• D.S. Ritter

A Memory Called Empire by Arkady Martine


Arkady Martine's A Memory Called Empire was another one of those great sci-fi books that I never would have discovered without Twitter buzzing about it before one of those annual awards gatherings (I think it was the Hugos?) At first, I wasn't sure I was interested. I didn't really know much, other than everyone was talking about it, from when the ARCs went out, past publication and into awards season, but what I heard was vague. And then, like I do, I came late to the party.


Synopsis

Mahit has always dreamed of living in the heart of the Teixcalaan Empire, studying to be the ambassador from her tiny satellite (literally) community. When the Empire calls for a new ambassador, her fantasy seems to be coming true. Following her people’s tradition, she has an out-of-date digital copy of the old ambassador, Yskandr, implanted into her brain and sets off for her new post, having no idea that her predecessor is dead. When Yskandr’s digital memories go haywire, things only get more dicey. What unfolds after is just as much political intrigue, manipulation and mystery as you’d expect from an ornate, somewhat hedonistic, sprawling empire with ancient, twisting cultural roots.


Mahit and Three Seagrass!

Mahit enters the political world of the City, the Teixcalaan capital, with no guidance, despite expecting to rely on the memories of her predecessor. She flounders for a while, not quite sure who to trust. On one side, she has Nineteen Adze a General who answers directly to the Emperor, and on the other, she has her assistant, Three Seagrass and her spy-friend, Twelve Azalea.


Three Seagrass is a peppy, smart, sarcastic young woman, with aspirations for a greater position, but she also has heart. She is one of the best side-kicks I’ve encountered in fiction in a while. Seagrass and Mahit compliment each other so well, they’re like peanut butter and jelly. Reading about them playing against and with each other was a joy from beginning to end.

World Building is Chef’s Kiss

So ornate! So colorful! So well-thought-out!

The world of the empire is such a key to this story, it had to be well-developed, but this? This is gorgeous. Examples?


Just how official communication is done is amazing. Digital messages are sealed into data-sticks of various materials denoting the station and personal style of the sender. When the stick is broken, the digital message is projected to the reader, and most messages are encoded in poetry, not for secrecy, but because this is the height of fashion within the culture. Even better? These messages are also transmitted via network, so the breaking of the seal and projection of the message is purely ceremonial! And that, right there, is the quintessential Empire. It is a windfall of constant ceremony, display and performance.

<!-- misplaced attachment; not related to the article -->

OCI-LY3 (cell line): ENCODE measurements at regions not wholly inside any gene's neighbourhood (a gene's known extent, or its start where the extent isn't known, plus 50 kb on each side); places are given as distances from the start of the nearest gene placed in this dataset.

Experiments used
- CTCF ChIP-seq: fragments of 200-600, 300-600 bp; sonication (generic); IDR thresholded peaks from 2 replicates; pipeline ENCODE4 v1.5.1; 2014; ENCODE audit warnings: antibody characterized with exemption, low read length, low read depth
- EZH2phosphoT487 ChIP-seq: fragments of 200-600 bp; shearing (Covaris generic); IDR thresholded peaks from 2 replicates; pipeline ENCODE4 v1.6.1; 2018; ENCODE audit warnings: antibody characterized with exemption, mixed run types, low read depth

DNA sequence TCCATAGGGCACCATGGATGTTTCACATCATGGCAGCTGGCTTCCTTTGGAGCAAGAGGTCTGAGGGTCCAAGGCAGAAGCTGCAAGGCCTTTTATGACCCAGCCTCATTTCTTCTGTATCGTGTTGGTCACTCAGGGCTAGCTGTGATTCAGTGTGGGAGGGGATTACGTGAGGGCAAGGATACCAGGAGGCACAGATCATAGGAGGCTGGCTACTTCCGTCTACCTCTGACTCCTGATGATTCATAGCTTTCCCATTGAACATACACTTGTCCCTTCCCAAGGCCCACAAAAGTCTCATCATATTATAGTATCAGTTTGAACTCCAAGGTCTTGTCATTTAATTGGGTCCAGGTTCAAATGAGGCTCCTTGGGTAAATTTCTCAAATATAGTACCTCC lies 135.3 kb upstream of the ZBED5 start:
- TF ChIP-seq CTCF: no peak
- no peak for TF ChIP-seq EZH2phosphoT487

But, of course, below the ornate surface lurks a deadly, galaxy-consuming behemoth, an aspect of Mahit’s new home that she has a bad tendency to forget.


Keeps You Guessing

Obviously this is something most would expect from a political murder mystery set in an alien empire, but still, I was shocked at how many times this book got the drop on me. Some twists I saw coming, but the ending? I’m not going to spoil it here, but let me just say that while I thought something like it might be coming, the nature and delivery of the thing was definitely a toe-curling surprise.


It’s a Slow Burn

The aspect of slowly unwinding various tendrils of plot doesn’t bother me personally, but if you don’t like a complex, tangled story that takes a while to sort out, this book probably isn’t for you.


What’s in a Name?

Another thing that might throw some readers for a loop is the number/object combination names imperial subjects have. I didn’t have too much trouble keeping track of who was who, but some may find the names fail to stick in the mind. The narrative will do its best to remind you of the nature of the people behind the monikers, but those who have trouble with names may have trouble.


That’s it. That’s all I got for negatives.

Conclusion

Loved it. I inhaled this book really quickly and can’t wait for the sequel. I always love a good sci-fi story with a female protagonist, particularly when she isn’t a brutal badass. This book really fit the bill for me.


What’s it like?

Take a political thriller and set it in a subtly dystopian, futuristic space opera backdrop. Less interstellar dogfights, more spy craft and social maneuvering.


Betchdel Test: Pass

Links: Official Website, Bookbub, Wikipedia, Arkady Martine @ Twitter

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